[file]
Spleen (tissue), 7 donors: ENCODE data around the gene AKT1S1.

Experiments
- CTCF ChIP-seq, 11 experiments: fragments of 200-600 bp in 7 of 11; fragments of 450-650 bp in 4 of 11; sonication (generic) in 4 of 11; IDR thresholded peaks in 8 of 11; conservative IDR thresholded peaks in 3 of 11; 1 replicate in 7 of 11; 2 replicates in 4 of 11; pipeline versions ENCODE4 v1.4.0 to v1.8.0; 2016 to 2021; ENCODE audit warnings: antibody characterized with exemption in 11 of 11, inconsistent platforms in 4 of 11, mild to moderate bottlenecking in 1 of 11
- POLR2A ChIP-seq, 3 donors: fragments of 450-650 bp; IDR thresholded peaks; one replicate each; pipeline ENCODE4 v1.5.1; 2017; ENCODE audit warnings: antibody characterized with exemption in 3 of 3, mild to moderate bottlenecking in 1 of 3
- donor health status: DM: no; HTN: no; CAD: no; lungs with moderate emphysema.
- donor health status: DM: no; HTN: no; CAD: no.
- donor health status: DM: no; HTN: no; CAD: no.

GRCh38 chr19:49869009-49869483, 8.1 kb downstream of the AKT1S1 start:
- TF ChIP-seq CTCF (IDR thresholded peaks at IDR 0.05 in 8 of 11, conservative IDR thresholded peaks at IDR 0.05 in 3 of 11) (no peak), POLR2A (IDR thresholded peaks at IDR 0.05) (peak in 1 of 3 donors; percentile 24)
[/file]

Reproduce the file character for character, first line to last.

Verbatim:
Spleen (tissue), 7 donors: ENCODE data around the gene AKT1S1.

Experiments
- CTCF ChIP-seq, 11 experiments: fragments of 200-600 bp in 7 of 11; fragments of 450-650 bp in 4 of 11; sonication (generic) in 4 of 11; IDR thresholded peaks in 8 of 11; conservative IDR thresholded peaks in 3 of 11; 1 replicate in 7 of 11; 2 replicates in 4 of 11; pipeline versions ENCODE4 v1.4.0 to v1.8.0; 2016 to 2021; ENCODE audit warnings: antibody characterized with exemption in 11 of 11, inconsistent platforms in 4 of 11, mild to moderate bottlenecking in 1 of 11
- POLR2A ChIP-seq, 3 donors: fragments of 450-650 bp; IDR thresholded peaks; one replicate each; pipeline ENCODE4 v1.5.1; 2017; ENCODE audit warnings: antibody characterized with exemption in 3 of 3, mild to moderate bottlenecking in 1 of 3
- donor health status: DM: no; HTN: no; CAD: no; lungs with moderate emphysema.
- donor health status: DM: no; HTN: no; CAD: no.
- donor health status: DM: no; HTN: no; CAD: no.

GRCh38 chr19:49869009-49869483, 8.1 kb downstream of the AKT1S1 start:
- TF ChIP-seq CTCF (IDR thresholded peaks at IDR 0.05 in 8 of 11, conservative IDR thresholded peaks at IDR 0.05 in 3 of 11) (no peak), POLR2A (IDR thresholded peaks at IDR 0.05) (peak in 1 of 3 donors; percentile 24)